Oxygen vacancy memristor ruled by electron correlations

Featuring in Advanced Science, our recent work demonstrates memristive switching effects produced by a redox-driven oxygen exchange in tunnel junctions based on NdNiO3, a strongly correlated electron system characterized by the presence of a metal-to-insulator transition (MIT). Strikingly, a strong interplay exists between the MIT and the redox mechanism, which on the one hand modifies the MIT itself, and on the other hand, radically affects the tunnel resistance switching and the resistance states’ lifetime. That results in a unique temperature behavior and endows the junctions with multiple degrees of freedom. The obtained results raise fundamental questions on the interplay between electronic correlations and the creation and mobility of oxygen vacancies in nickelates, opening a new avenue toward mimicking neuromorphic functions by exploiting the electric-field control of correlated states.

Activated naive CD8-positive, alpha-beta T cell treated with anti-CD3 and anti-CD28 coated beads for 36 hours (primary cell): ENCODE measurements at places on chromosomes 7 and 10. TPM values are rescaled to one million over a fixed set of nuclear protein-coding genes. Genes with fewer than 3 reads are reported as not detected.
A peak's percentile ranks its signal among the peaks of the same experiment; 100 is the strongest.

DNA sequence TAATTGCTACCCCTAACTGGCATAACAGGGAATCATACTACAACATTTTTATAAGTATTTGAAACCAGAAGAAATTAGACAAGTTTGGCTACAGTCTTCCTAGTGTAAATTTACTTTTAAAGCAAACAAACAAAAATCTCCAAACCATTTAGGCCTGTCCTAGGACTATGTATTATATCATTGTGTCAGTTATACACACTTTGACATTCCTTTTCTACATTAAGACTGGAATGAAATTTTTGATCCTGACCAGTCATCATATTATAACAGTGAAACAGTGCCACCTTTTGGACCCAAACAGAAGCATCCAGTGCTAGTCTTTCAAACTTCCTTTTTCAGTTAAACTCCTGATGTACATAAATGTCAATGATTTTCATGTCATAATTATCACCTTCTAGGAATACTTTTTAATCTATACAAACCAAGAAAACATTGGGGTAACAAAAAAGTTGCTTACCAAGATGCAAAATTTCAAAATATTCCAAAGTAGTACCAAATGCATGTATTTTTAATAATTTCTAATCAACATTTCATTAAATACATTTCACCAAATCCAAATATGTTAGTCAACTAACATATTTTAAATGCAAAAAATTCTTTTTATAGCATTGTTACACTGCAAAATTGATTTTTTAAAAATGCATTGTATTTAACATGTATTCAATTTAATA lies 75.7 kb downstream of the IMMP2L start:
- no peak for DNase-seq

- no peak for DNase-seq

An Oxygen Vacancy Memristor Ruled by Electron Correlations”
V. Humbert, R. El Hage, G. Krieger, G. Sanchez-Santolino, A. Sander, S. Collin, J. Trastoy, J. Briatico, J. Santamaria, D. Preziosi, Javier E. Villegas
Advanced Science 2201753, 1-10 (2022)

Full access to the article can be found here

A reversible oxygen exchange at the interface between an amorphous metal (MoSi) and a strongly correlated oxide (NNO) yields strong resistive switching effects. Interestingly the metal-to-insulator transition characteristic of NNO interplays with that redox mechanism, leading to a very unique behavior that opens new avenues for mimicking neuromorphic functions by exploiting the electric-field control of correlated states.
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